Leader career success & locus of control expectancy

Kurt April, Babar Dharani, Kai Peters

Research output: Contribution to journalArticlepeer-review


In recognition of the fact that the world is dynamic and changing, the research re-tests the well-established relationship between internality and success, and its recognition as a trait of leaders. Contrary to some published Western academic literature, the research results conclude that higher levels of successes are achieved by individuals with an external locus of control expectancy. The research presents evidence of a shift away from a world that appreciates leaders with an ultimate self-belief of control, independence and autonomy, to leaders that appreciate external forces, and recognise the importance of connection and community. This move is triggered by feelings of loneliness, guilt and tiredness of competition when only autonomy and independence are sought. These triggers are allowing individuals not to merely seek physiological or safety needs, but to seek belongingness and deep-care needs. The implication of this change in leadership style is a move away from narcissistic leadership styles, towards servant leadership styles. Keywords:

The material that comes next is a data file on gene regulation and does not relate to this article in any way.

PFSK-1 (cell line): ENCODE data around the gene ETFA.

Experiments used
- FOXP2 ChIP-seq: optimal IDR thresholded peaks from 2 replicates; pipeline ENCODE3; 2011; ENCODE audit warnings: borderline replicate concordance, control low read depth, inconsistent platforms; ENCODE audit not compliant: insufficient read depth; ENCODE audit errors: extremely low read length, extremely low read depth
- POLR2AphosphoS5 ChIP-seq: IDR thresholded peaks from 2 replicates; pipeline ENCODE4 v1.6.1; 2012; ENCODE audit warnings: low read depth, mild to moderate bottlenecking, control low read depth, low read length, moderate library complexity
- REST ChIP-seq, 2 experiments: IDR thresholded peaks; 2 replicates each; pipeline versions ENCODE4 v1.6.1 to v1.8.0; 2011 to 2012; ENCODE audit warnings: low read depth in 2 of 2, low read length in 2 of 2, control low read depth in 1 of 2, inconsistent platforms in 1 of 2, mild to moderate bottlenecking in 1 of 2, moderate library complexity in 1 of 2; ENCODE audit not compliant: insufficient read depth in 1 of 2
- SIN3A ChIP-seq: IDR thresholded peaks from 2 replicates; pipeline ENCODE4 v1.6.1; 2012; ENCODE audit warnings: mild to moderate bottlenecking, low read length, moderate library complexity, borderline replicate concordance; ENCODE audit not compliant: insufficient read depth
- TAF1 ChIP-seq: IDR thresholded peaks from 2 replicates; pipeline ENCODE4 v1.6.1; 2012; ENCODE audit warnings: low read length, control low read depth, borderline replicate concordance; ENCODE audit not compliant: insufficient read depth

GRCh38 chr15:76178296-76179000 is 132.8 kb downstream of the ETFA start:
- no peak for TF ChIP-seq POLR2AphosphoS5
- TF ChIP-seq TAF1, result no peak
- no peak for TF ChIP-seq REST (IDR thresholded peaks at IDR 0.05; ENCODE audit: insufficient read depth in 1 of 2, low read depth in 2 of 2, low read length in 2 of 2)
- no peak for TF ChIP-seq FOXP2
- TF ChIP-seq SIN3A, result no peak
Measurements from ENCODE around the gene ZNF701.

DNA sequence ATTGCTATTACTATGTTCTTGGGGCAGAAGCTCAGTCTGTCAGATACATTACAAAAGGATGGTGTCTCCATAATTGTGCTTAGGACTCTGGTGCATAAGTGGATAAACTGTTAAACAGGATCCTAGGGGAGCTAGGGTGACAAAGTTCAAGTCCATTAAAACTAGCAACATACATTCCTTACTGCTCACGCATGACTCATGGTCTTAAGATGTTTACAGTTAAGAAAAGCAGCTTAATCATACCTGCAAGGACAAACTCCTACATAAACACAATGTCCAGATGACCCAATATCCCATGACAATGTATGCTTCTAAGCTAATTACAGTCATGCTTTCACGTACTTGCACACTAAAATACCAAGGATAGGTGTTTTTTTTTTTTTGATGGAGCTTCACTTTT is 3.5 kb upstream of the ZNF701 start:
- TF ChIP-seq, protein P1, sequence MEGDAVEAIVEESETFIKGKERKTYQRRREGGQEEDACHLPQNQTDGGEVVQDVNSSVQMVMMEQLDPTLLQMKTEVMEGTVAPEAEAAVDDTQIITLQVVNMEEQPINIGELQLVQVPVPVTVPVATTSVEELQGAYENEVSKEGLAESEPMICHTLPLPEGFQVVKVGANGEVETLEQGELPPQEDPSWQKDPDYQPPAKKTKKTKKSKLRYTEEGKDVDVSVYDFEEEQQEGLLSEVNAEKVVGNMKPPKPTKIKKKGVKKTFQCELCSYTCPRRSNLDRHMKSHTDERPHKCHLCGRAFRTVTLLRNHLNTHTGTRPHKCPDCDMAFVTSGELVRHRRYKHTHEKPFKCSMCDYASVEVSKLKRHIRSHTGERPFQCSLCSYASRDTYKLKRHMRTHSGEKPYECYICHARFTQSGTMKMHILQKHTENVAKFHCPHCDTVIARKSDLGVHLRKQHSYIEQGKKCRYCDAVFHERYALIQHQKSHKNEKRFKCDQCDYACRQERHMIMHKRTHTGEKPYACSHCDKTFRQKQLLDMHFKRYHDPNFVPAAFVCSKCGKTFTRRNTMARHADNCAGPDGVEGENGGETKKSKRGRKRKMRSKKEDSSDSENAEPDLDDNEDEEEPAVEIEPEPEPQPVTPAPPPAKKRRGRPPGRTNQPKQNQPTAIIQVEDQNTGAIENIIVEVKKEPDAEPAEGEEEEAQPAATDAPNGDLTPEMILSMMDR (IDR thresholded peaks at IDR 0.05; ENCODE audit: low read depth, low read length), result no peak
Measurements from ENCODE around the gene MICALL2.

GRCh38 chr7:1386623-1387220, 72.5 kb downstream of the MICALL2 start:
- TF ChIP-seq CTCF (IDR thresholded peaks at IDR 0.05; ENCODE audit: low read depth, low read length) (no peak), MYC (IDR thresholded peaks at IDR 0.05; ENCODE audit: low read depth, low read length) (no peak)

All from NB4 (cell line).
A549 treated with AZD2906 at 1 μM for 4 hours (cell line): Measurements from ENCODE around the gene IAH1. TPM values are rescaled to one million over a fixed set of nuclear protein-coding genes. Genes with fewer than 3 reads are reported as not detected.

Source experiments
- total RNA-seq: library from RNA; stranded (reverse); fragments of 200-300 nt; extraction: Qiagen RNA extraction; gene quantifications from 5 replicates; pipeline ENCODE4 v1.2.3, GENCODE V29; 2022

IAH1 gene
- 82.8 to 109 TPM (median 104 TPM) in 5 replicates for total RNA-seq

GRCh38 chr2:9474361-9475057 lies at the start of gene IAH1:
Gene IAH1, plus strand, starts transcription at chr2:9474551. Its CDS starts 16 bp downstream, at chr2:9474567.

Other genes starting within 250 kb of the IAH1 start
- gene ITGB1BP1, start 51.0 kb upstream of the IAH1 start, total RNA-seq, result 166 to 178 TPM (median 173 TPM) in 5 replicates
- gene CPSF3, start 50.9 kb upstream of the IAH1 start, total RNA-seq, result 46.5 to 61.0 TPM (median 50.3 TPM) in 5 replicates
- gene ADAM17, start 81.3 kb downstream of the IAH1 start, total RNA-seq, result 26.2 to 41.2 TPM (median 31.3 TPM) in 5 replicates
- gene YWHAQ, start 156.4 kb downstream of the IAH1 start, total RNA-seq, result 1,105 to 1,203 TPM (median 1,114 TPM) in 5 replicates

Original languageEnglish
Pages (from-to)28-40
Number of pages13
JournalAcademy of Taiwan Business Management Review
Issue number3
Publication statusPublished - 2011


  • Locus of control
  • needs
  • objective career success
  • psychological puberty


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